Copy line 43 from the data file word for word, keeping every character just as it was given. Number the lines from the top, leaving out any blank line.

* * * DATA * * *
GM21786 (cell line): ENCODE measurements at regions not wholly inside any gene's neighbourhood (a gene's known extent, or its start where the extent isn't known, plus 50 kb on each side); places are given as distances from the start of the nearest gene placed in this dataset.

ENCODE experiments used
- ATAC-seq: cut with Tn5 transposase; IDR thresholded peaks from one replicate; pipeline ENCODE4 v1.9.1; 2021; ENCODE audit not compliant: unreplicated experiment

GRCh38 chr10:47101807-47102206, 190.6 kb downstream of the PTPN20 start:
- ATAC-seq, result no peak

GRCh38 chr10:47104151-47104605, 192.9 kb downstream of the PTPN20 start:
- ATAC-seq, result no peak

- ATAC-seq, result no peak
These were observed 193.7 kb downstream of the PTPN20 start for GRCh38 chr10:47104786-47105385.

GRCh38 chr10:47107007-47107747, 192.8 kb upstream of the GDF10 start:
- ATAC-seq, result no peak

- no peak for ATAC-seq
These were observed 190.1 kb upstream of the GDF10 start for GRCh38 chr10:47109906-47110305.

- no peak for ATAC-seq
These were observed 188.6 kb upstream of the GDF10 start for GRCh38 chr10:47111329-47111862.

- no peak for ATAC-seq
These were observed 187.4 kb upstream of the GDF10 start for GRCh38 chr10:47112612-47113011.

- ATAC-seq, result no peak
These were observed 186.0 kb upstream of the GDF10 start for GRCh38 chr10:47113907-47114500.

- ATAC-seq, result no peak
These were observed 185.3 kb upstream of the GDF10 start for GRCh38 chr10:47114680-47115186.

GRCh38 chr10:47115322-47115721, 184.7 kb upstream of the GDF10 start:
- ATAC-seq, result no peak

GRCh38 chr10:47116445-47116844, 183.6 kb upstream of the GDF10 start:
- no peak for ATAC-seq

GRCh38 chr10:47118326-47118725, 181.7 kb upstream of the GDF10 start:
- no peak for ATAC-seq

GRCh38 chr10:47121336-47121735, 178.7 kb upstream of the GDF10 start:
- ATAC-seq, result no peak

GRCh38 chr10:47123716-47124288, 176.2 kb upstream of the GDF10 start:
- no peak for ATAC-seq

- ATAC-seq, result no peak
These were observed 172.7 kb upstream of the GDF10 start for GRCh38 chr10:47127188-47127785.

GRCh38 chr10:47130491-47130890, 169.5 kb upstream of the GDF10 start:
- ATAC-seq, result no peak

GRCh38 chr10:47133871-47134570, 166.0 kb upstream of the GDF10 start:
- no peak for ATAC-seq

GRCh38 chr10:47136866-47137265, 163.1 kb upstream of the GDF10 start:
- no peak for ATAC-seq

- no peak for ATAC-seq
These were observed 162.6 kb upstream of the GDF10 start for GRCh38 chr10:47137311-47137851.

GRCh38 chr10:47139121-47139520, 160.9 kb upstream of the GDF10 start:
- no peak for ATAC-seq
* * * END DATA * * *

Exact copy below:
- no peak for ATAC-seq